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Acting on Campylobacter

Strategy For Safe Chicken

What is campylobacter?

Campylobacter is a type of naturally occurring bacteria found in the gut of most animals, including cattle, pigs and poultry, where it lives harmlessly. Campylobacter is not naturally present in humans and can cause illness if ingested.

Campylobacter is the most common cause of food poisoning in the UK.

Can campylobacter be destroyed?

Campylobacter is killed by thorough cooking. Good food hygiene controls during food preparation are vital, as it can be spread to surfaces and other food, especially when handling raw and ready to eat foods at the same time. Iceland supports Food Standards Agency [FSA] advice to:

  1. Store raw chilled poultry separately from other food, covered, chilled and at the bottom of the fridge.
  2. Wash everything that’s come into contact with raw chicken properly in hot soapy water, from your hands to chopping boards and utensils.
  3. Do not wash raw poultry; you can splash germs up to a metre either side of the sink. Also take care not to spread bacteria when handling discarded packing.
  4. Check chicken is thoroughly cooked, no pink colour remains and the juices run clear.

What has Iceland done to reduce campylobacter?

Campylobacter reduction efforts happen at four stages in the food chain: poultry farms, poultry suppliers, retailers and butchers and in the kitchen. Iceland’s own action is summed up in this 10 Point Reduction Plan:

  1. Iceland continues to promote the benefit of frozen chickens offering a reduced risk of campylobacter.
  2. The Iceland “cook from frozen” poultry range offers a convenient option for customers, with no direct product handling, thus reducing food safety risks for customers.
  3. Iceland has introduced leak-proof packaging. This is acknowledged by the FSA as being highly effective in preventing the leakage of chicken juices during transport and storage.
  4. Iceland own label chicken labels state “do not wash poultry” in line with official FSA messages. Iceland has also made cooking instructions clearer for customers on chilled whole birds.
  5. Iceland has introduced “cook in the bag” chilled whole birds so customers can choose not to have to handle the chicken directly.
  6. Iceland has reduced its number of chilled whole bird suppliers to enable us to better work with our suppliers to reduce levels of campylobacter.
  7. Iceland has required its suppliers to remove the neck skin from whole birds as the FSA has confirmed that this is one of the most contaminated parts of the bird (ref 3).
  8. Iceland has appointed an independent veterinary consultant to work with Iceland and its chilled poultry suppliers to continue to review campylobacter reduction controls.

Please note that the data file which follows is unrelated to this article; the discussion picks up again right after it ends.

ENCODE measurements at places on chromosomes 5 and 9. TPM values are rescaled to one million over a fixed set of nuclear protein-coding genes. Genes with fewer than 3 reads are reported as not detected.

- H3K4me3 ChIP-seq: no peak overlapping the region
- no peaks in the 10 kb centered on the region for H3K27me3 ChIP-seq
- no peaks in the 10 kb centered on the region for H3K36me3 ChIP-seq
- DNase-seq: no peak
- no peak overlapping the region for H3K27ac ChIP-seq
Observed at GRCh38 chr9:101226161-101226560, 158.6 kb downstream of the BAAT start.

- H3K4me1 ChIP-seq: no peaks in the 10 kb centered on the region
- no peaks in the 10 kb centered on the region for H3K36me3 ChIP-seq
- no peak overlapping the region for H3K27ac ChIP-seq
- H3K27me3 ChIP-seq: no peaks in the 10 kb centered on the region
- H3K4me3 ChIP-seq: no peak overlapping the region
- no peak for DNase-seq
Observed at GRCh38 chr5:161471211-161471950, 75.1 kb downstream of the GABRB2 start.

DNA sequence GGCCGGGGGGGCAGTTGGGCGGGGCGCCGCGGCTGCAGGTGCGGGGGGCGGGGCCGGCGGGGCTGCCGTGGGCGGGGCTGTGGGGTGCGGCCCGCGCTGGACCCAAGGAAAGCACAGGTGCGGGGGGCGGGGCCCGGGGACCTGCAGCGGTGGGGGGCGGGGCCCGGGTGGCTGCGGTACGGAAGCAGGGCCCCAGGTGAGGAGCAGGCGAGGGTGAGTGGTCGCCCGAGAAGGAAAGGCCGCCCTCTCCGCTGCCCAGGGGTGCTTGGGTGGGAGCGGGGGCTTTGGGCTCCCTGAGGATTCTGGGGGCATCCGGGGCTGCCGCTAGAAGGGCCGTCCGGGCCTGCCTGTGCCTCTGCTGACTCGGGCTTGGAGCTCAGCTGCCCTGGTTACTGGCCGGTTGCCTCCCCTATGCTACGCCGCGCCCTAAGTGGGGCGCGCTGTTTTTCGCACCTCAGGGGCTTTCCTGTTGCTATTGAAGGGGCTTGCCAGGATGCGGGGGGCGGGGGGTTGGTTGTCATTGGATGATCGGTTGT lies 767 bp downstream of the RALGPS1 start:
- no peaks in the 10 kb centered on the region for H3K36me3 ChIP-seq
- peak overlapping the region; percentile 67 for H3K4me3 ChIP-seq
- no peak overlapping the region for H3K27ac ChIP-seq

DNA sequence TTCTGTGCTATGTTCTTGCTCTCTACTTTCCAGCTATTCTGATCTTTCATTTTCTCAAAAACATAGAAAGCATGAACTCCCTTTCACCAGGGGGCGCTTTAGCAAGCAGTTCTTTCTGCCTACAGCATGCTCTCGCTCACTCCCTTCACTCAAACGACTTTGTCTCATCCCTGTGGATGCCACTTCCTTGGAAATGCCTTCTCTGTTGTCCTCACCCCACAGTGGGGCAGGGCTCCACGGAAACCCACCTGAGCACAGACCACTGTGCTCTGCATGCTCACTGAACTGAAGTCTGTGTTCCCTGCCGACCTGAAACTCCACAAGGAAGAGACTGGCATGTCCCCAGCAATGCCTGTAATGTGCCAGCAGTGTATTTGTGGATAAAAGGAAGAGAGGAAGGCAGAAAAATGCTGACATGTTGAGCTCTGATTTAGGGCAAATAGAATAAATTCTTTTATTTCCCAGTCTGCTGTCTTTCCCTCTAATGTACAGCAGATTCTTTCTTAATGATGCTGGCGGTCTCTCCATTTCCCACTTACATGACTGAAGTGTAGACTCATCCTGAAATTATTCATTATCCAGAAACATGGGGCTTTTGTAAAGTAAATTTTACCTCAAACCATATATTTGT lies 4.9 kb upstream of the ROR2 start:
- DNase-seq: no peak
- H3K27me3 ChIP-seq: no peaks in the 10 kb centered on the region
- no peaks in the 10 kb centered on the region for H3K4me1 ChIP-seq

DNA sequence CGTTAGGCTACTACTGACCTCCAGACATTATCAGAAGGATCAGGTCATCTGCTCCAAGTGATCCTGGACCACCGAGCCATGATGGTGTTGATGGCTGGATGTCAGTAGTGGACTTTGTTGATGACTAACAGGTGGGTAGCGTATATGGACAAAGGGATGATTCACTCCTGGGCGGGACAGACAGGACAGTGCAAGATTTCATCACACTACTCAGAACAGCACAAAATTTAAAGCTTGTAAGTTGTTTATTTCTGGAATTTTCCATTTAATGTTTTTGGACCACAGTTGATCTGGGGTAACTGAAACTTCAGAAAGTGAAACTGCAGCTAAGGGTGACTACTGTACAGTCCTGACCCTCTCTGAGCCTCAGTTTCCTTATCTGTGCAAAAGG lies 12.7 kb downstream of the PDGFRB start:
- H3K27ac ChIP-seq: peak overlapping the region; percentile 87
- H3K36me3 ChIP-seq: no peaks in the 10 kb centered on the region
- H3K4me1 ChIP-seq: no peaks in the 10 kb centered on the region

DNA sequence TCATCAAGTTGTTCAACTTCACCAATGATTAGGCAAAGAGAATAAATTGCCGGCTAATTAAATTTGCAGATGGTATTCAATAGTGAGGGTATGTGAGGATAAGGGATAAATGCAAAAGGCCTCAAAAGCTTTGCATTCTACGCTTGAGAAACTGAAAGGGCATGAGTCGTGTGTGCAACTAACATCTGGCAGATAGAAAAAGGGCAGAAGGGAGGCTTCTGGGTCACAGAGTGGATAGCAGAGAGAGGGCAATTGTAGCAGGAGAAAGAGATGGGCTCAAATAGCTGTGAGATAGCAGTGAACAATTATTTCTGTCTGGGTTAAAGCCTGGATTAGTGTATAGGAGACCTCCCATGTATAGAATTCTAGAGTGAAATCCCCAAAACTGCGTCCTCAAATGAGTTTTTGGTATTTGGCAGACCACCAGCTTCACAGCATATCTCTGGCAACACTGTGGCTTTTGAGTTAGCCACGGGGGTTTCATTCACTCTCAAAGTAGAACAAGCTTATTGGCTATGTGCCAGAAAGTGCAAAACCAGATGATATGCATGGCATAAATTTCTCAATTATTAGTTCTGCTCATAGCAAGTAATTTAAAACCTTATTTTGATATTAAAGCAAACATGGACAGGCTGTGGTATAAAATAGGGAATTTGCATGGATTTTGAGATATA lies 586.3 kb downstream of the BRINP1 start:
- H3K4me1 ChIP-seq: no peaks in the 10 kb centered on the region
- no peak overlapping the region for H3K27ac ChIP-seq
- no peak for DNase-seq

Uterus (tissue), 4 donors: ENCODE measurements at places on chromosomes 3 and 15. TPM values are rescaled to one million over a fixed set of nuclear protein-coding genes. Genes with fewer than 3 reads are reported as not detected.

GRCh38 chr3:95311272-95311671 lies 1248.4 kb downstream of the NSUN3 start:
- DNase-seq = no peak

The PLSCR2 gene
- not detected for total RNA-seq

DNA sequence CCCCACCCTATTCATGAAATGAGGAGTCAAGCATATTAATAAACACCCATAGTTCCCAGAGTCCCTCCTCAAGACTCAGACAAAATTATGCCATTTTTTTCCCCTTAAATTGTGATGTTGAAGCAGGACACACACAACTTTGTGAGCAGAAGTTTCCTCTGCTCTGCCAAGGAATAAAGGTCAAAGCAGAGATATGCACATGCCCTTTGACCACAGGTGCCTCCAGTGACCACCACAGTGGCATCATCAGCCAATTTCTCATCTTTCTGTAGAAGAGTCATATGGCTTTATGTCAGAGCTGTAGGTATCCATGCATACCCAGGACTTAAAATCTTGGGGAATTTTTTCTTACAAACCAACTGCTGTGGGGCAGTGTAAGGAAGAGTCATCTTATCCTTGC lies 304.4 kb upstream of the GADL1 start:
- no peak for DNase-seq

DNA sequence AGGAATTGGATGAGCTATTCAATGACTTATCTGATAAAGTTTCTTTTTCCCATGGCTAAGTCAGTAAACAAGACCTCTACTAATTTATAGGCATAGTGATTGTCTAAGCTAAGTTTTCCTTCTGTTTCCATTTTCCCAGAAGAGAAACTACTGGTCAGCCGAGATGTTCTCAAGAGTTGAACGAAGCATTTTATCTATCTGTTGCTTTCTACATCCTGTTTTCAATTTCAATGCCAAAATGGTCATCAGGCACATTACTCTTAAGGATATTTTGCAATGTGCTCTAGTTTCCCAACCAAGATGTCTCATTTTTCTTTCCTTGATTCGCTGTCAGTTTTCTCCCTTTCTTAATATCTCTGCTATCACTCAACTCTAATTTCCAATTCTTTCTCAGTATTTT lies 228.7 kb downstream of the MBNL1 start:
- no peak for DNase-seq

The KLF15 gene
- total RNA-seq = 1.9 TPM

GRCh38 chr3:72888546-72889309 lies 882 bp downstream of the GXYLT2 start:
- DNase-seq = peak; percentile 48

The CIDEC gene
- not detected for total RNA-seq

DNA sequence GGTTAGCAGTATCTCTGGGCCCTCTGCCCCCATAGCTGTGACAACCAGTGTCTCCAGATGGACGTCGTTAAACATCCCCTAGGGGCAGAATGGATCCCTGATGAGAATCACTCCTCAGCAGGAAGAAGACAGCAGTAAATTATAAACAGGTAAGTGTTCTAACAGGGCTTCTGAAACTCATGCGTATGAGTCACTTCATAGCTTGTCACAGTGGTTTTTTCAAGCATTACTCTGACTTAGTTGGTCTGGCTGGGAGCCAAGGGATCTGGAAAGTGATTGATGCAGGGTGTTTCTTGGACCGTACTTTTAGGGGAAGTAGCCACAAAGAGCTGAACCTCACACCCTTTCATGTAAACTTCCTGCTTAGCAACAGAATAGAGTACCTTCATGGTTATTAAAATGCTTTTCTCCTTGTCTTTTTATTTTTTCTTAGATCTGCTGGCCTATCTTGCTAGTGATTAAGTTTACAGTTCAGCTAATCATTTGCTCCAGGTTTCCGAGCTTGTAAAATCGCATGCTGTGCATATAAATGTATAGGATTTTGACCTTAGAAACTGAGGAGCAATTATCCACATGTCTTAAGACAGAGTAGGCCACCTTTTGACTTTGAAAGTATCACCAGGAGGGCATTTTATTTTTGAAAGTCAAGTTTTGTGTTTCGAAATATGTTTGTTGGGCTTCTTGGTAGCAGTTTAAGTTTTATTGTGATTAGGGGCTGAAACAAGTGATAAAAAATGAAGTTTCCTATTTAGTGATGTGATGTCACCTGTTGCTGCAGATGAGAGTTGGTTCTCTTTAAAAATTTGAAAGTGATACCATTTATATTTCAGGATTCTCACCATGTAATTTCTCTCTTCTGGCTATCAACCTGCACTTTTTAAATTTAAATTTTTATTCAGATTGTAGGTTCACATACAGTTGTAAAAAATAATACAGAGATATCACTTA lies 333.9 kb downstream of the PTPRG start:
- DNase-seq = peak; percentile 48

9. Iceland continues to participate in the FSA Food Safety Week, incorporating general food safety advice for customers, via the Website and Social Media, and supports the work of FSA and FSAI
  10. Working with the Food Standards Agency and The Food Safety Authority of Ireland, sharing our campylobacter reduction initiatives

These initiatives come on the back of Iceland’s long-standing commitment to driving down levels of campylobacter contamination, as evidenced in the company’s 2010-2013 co-funding of a Liverpool University campylobacter research project.

The Power of Frozen

A paper from the FSA confirmed that frozen is less risk than chilled. “The FSA retail survey found only 14% of frozen samples were campylobacter positive, and where they were enumerated the counts were below 150 cfu/g, suggesting that the public health risk from frozen chicken is much lower than from chilled.” (ref 2)

The European Food Safety Authority (EFSA) reported “More than 90% risk reduction can be obtained by freezing carcasses for 2-3 weeks.” (ref 4)

2015 Test Results

Since January 2015 Iceland has commissioned an independent laboratory to test over 200 frozen Iceland products and all have been negative for levels of campylobacter. Iceland has chosen to test various frozen whole birds and portions, from various countries of origin unlike the FSA survey that was limited to chilled UK whole birds.

Iceland specification requires a target of “absence in 25g” for campylobacter in poultry. Iceland Own Label poultry suppliers must routinely test products to ensure compliance with this specification.

Iceland continues to commission independent microbiological testing of all Iceland Own Label products, following a new product launch and then in accordance with a regular sampling plan. This includes campylobacter presence testing.

Any levels of campylobacter found have been sent to our suppliers to investigation, trending and action. It is important to reiterate that if there is any campylobacter present, this will be destroyed by thorough cooking.


  3. Food Standards Agency “A UK wide Microbiological Survey of campylobacter contamination in fresh whole chilled chickens at retail sale”
  4. “Scientific Opinion on campylobacter in broiler meat production: control options and performance objectives and/or targets at different stages of the food chain1 EFSA Panel on Biological Hazards (BIOHAZ)2, 3.” European Food Safety Authority (EFSA), Parma, Italy

For more information on the Food Standards Agency 2015 Food Safety Campaign visit

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